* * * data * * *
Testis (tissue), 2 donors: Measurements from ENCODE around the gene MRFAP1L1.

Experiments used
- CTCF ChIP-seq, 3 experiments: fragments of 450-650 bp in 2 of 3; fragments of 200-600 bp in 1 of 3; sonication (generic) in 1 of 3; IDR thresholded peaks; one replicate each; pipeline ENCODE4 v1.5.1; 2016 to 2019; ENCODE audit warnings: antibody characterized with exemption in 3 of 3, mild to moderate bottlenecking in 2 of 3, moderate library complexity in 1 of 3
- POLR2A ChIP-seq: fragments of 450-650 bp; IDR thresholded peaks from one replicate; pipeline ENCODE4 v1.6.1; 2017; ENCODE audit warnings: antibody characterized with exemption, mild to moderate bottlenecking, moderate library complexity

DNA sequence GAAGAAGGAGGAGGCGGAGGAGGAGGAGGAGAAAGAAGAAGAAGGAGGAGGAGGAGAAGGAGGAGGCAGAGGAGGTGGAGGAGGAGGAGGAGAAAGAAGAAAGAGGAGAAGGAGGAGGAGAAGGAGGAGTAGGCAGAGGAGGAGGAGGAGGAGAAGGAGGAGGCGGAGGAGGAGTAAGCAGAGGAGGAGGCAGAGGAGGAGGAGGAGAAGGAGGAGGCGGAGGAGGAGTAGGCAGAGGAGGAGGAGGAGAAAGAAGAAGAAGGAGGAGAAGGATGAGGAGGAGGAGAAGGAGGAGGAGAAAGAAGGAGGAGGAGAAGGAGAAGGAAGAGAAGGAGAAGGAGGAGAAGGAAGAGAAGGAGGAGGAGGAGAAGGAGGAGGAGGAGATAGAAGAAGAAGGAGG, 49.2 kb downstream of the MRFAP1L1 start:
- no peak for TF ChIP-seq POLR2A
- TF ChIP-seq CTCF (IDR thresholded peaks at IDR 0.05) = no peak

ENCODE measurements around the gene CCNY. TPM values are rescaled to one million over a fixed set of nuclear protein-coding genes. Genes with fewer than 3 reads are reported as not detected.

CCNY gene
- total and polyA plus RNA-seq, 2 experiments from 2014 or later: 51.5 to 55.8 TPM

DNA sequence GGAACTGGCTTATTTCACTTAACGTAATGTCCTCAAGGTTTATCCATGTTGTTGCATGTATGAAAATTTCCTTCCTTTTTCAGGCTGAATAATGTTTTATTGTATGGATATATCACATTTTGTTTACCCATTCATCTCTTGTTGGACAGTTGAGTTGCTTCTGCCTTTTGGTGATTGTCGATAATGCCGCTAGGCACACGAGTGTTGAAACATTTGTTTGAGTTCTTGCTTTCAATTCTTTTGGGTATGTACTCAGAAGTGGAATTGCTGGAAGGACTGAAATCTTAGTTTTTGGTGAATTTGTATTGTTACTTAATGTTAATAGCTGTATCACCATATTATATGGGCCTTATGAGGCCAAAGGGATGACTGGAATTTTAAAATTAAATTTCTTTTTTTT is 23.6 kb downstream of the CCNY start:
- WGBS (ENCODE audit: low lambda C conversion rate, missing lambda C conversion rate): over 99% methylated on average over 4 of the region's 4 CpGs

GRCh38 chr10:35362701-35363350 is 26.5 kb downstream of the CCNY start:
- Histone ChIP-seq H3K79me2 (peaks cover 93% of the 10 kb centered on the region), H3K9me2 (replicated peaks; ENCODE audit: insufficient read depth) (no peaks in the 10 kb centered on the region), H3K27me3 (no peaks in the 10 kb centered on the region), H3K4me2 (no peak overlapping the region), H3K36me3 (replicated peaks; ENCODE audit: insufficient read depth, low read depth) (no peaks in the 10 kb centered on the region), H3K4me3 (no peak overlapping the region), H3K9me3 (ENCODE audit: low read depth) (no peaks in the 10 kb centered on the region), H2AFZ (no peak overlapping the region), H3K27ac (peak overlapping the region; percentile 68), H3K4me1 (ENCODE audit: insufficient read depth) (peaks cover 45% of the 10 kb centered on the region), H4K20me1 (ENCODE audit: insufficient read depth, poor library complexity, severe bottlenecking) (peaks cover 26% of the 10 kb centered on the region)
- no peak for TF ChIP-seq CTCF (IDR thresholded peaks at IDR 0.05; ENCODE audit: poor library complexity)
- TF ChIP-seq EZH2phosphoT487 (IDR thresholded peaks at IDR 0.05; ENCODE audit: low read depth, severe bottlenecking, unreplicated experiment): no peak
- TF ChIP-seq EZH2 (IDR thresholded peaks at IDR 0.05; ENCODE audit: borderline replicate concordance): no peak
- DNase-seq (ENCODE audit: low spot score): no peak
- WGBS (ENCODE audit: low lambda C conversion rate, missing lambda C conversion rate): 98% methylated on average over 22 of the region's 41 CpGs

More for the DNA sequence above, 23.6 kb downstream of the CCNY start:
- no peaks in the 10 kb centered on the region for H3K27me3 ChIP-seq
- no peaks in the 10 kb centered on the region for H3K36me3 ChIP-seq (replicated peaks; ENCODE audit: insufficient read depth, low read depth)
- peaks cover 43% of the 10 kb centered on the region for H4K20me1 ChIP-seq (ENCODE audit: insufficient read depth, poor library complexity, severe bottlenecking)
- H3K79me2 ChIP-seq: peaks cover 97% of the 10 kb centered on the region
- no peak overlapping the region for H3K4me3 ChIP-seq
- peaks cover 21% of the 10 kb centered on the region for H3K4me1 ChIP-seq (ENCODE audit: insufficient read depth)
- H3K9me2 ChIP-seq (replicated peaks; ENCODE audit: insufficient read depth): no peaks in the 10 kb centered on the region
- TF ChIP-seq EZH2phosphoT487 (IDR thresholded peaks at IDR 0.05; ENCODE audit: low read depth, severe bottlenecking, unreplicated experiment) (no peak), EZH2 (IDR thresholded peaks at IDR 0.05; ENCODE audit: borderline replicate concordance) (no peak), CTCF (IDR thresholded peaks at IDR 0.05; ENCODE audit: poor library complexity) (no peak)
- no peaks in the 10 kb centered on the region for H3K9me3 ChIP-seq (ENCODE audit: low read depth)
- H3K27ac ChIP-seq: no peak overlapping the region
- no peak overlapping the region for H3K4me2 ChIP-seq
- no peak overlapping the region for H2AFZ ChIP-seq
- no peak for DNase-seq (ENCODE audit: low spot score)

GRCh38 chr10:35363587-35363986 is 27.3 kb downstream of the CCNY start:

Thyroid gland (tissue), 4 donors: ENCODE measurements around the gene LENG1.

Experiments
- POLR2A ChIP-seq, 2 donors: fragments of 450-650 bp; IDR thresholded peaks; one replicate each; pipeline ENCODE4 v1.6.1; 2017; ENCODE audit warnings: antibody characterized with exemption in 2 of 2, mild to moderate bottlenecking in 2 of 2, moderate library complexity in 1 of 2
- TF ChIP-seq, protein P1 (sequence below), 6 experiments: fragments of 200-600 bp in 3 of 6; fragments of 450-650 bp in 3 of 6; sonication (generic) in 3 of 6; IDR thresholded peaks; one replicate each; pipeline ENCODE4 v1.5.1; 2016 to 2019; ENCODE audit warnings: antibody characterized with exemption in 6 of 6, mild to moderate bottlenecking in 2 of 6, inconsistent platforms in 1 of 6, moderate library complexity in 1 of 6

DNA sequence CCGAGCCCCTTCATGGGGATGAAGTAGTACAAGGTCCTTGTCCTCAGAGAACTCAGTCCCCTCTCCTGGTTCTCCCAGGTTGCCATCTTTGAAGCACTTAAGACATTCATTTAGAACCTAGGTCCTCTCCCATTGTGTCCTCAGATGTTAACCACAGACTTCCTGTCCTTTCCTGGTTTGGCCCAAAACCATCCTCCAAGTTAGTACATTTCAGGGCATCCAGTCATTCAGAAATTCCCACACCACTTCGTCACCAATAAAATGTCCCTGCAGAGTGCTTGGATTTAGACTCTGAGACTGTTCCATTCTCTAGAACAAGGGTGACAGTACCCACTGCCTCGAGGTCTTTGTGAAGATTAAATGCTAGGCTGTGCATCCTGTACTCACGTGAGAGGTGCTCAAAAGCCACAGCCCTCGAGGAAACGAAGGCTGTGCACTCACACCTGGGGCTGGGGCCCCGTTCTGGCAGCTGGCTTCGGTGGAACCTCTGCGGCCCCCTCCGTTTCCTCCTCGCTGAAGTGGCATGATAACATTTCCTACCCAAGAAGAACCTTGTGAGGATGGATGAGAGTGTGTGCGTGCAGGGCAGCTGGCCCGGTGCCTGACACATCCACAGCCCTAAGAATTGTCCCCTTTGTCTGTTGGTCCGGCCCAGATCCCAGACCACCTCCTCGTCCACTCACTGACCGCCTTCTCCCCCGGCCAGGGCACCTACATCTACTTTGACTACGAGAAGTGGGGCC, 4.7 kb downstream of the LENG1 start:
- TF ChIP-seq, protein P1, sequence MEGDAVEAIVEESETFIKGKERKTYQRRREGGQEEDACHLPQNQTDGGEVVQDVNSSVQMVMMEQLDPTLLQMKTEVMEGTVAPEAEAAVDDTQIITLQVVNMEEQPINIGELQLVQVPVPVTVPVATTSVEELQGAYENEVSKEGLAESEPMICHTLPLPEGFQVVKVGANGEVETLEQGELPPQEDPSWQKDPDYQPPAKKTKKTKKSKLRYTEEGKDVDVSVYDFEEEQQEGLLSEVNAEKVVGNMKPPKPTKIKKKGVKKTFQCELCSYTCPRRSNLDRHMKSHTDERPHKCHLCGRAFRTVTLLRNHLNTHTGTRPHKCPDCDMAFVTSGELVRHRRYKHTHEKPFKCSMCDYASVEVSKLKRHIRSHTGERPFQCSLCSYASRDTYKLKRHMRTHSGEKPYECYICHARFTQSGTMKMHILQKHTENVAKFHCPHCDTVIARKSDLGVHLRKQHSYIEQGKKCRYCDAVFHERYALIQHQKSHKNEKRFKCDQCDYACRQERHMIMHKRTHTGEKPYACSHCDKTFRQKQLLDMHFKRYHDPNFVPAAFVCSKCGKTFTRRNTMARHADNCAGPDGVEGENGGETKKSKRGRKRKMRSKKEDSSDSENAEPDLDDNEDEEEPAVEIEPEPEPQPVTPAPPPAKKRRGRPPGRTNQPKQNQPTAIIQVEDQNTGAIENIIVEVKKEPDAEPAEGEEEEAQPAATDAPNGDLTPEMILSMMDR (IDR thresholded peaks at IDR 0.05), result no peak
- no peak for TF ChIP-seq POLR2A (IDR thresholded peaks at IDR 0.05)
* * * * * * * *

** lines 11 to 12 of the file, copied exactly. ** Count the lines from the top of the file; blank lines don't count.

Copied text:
DNA sequence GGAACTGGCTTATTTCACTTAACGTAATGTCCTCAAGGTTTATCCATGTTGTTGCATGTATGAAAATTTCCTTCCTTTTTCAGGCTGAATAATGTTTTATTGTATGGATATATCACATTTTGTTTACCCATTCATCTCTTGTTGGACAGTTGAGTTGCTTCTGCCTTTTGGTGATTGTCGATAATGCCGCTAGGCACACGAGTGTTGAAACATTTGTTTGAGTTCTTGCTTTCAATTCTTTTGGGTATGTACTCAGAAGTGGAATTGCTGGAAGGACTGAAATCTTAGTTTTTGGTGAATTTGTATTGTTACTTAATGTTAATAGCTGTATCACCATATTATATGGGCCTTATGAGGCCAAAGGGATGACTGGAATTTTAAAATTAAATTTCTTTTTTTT is 23.6 kb downstream of the CCNY start:
- WGBS (ENCODE audit: low lambda C conversion rate, missing lambda C conversion rate): over 99% methylated on average over 4 of the region's 4 CpGs